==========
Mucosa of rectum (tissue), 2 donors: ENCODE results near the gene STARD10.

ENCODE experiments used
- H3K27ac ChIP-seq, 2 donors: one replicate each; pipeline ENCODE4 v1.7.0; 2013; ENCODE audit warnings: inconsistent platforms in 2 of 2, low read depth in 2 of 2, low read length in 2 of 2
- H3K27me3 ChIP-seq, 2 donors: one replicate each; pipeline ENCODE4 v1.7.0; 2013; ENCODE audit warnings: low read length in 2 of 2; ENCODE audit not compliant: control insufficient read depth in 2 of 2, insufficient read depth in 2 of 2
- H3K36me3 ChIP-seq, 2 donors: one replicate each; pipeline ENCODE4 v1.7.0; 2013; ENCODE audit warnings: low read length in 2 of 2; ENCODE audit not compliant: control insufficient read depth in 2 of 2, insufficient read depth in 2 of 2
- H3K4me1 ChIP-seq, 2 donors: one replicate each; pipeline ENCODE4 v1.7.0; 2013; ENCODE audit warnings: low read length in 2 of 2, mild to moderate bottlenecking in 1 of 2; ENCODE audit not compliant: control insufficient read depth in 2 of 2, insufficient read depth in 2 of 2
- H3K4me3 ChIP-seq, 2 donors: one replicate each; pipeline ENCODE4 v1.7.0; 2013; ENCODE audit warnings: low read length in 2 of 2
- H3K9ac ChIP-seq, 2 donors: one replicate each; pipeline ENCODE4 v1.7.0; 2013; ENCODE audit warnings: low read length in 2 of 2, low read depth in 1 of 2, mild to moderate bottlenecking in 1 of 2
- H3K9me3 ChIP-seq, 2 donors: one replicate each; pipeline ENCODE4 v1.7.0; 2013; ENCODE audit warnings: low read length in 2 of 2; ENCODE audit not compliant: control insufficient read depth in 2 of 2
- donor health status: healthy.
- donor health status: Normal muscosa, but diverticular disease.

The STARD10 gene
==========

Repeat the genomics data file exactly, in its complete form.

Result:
Mucosa of rectum (tissue), 2 donors: ENCODE results near the gene STARD10.

ENCODE experiments used
- H3K27ac ChIP-seq, 2 donors: one replicate each; pipeline ENCODE4 v1.7.0; 2013; ENCODE audit warnings: inconsistent platforms in 2 of 2, low read depth in 2 of 2, low read length in 2 of 2
- H3K27me3 ChIP-seq, 2 donors: one replicate each; pipeline ENCODE4 v1.7.0; 2013; ENCODE audit warnings: low read length in 2 of 2; ENCODE audit not compliant: control insufficient read depth in 2 of 2, insufficient read depth in 2 of 2
- H3K36me3 ChIP-seq, 2 donors: one replicate each; pipeline ENCODE4 v1.7.0; 2013; ENCODE audit warnings: low read length in 2 of 2; ENCODE audit not compliant: control insufficient read depth in 2 of 2, insufficient read depth in 2 of 2
- H3K4me1 ChIP-seq, 2 donors: one replicate each; pipeline ENCODE4 v1.7.0; 2013; ENCODE audit warnings: low read length in 2 of 2, mild to moderate bottlenecking in 1 of 2; ENCODE audit not compliant: control insufficient read depth in 2 of 2, insufficient read depth in 2 of 2
- H3K4me3 ChIP-seq, 2 donors: one replicate each; pipeline ENCODE4 v1.7.0; 2013; ENCODE audit warnings: low read length in 2 of 2
- H3K9ac ChIP-seq, 2 donors: one replicate each; pipeline ENCODE4 v1.7.0; 2013; ENCODE audit warnings: low read length in 2 of 2, low read depth in 1 of 2, mild to moderate bottlenecking in 1 of 2
- H3K9me3 ChIP-seq, 2 donors: one replicate each; pipeline ENCODE4 v1.7.0; 2013; ENCODE audit warnings: low read length in 2 of 2; ENCODE audit not compliant: control insufficient read depth in 2 of 2
- donor health status: healthy.
- donor health status: Normal muscosa, but diverticular disease.

The STARD10 gene